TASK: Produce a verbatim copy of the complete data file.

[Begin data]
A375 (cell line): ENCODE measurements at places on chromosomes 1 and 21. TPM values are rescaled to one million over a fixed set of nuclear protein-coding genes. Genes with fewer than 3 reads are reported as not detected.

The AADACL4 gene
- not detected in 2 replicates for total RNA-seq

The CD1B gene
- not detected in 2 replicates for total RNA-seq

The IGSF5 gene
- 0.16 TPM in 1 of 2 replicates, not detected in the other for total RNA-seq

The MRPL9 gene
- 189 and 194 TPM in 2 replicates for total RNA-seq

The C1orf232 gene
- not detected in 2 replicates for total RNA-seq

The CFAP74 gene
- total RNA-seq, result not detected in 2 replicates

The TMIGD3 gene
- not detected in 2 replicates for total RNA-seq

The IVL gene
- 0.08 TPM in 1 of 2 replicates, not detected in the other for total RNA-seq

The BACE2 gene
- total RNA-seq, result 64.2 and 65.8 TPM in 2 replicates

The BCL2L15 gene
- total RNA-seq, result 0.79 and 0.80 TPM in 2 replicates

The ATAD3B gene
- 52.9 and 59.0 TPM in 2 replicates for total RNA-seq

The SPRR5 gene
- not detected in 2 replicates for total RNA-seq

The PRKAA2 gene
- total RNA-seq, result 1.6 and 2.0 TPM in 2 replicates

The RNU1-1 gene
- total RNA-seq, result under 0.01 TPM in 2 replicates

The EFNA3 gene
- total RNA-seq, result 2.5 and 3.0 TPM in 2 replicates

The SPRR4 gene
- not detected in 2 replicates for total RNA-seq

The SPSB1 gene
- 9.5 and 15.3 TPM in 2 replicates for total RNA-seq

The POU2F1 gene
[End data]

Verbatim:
A375 (cell line): ENCODE measurements at places on chromosomes 1 and 21. TPM values are rescaled to one million over a fixed set of nuclear protein-coding genes. Genes with fewer than 3 reads are reported as not detected.

The AADACL4 gene
- not detected in 2 replicates for total RNA-seq

The CD1B gene
- not detected in 2 replicates for total RNA-seq

The IGSF5 gene
- 0.16 TPM in 1 of 2 replicates, not detected in the other for total RNA-seq

The MRPL9 gene
- 189 and 194 TPM in 2 replicates for total RNA-seq

The C1orf232 gene
- not detected in 2 replicates for total RNA-seq

The CFAP74 gene
- total RNA-seq, result not detected in 2 replicates

The TMIGD3 gene
- not detected in 2 replicates for total RNA-seq

The IVL gene
- 0.08 TPM in 1 of 2 replicates, not detected in the other for total RNA-seq

The BACE2 gene
- total RNA-seq, result 64.2 and 65.8 TPM in 2 replicates

The BCL2L15 gene
- total RNA-seq, result 0.79 and 0.80 TPM in 2 replicates

The ATAD3B gene
- 52.9 and 59.0 TPM in 2 replicates for total RNA-seq

The SPRR5 gene
- not detected in 2 replicates for total RNA-seq

The PRKAA2 gene
- total RNA-seq, result 1.6 and 2.0 TPM in 2 replicates

The RNU1-1 gene
- total RNA-seq, result under 0.01 TPM in 2 replicates

The EFNA3 gene
- total RNA-seq, result 2.5 and 3.0 TPM in 2 replicates

The SPRR4 gene
- not detected in 2 replicates for total RNA-seq

The SPSB1 gene
- 9.5 and 15.3 TPM in 2 replicates for total RNA-seq

The POU2F1 gene